|Publication number||US4142725 A|
|Application number||US 05/808,304|
|Publication date||Mar 6, 1979|
|Filing date||Jun 20, 1977|
|Priority date||Jun 20, 1977|
|Publication number||05808304, 808304, US 4142725 A, US 4142725A, US-A-4142725, US4142725 A, US4142725A|
|Inventors||Bruce R. Gilbert, Jack P. Hall|
|Original Assignee||Gilbert Bruce R, Hall Jack P|
|Export Citation||BiBTeX, EndNote, RefMan|
|Patent Citations (11), Referenced by (5), Classifications (10)|
|External Links: USPTO, USPTO Assignment, Espacenet|
1. Field of the Invention
The present invention relates generally to pneumatically operated games of skill. More particularly, the invention concerns a game of skill in which a lightweight spherical member is propelled by a player controlled stream of air through an obstacle course along a tortuous groove or channel formed in the game board of the game.
2. Discussion of the Prior Art
Various types of pneumatic games using spherical members propelled by a controllable stream of air have previously been suggested. Many of these games simulate the sports of football or soccer with the spherical member being maneuvered by the "player" upon a game board which is intended to represent the "playing field." The object of these games generally is to move the ball by controllable streams of air into "goals" provided at the ends or sides of the board. These types of apparatus are primarily concerned with problems of running conduit under the plane of the game board, or playing area and producing a compressed air thrust in response to the activation of some type of triggering mechanism by the player. Typically these types of inventions embody complicated and expensive mechanical, electronical and pneumatic devices which are not only liable to trouble but are complicated to operate.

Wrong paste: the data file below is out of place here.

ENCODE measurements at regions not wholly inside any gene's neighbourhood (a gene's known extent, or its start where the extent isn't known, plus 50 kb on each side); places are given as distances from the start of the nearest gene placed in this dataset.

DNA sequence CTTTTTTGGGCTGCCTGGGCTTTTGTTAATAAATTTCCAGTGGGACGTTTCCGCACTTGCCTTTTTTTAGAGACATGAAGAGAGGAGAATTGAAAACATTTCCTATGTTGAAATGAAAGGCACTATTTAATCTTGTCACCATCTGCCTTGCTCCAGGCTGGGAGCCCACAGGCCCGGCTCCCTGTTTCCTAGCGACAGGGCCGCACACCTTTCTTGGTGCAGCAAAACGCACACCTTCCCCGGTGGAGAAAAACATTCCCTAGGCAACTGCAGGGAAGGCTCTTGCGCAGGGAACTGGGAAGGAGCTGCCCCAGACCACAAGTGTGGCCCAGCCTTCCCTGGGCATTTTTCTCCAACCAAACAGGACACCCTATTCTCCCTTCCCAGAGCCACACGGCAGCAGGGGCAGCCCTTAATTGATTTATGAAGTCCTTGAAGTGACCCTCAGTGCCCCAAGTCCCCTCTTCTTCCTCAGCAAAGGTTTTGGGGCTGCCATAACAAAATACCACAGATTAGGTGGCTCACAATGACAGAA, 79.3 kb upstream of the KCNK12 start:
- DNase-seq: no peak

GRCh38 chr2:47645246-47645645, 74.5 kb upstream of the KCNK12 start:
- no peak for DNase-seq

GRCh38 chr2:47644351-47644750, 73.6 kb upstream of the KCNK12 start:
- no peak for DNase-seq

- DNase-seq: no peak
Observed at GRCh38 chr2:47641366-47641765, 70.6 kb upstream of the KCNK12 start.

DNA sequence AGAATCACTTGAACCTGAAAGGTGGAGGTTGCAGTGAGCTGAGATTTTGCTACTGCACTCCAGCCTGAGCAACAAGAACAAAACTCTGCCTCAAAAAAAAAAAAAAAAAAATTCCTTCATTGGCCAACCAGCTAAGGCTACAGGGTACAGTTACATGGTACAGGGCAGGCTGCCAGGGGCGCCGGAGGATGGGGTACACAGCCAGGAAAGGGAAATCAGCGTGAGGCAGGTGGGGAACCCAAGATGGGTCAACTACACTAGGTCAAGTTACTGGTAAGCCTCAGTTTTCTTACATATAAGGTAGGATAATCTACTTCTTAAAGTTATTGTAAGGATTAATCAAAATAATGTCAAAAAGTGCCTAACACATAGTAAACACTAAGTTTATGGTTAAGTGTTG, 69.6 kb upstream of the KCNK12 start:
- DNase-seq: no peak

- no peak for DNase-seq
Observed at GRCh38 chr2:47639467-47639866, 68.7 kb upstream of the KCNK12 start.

The apparatus of the present invention provides a totally new and novel type of pneumatic game of skill. While particularly designed for children it is also challenging to adults. The apparatus avoids the drawbacks of similar types of prior art games in that it is uncomplicated, simple to operate and highly durable. The air source is self-contained, easily manipulated by the player and very reliable in operation.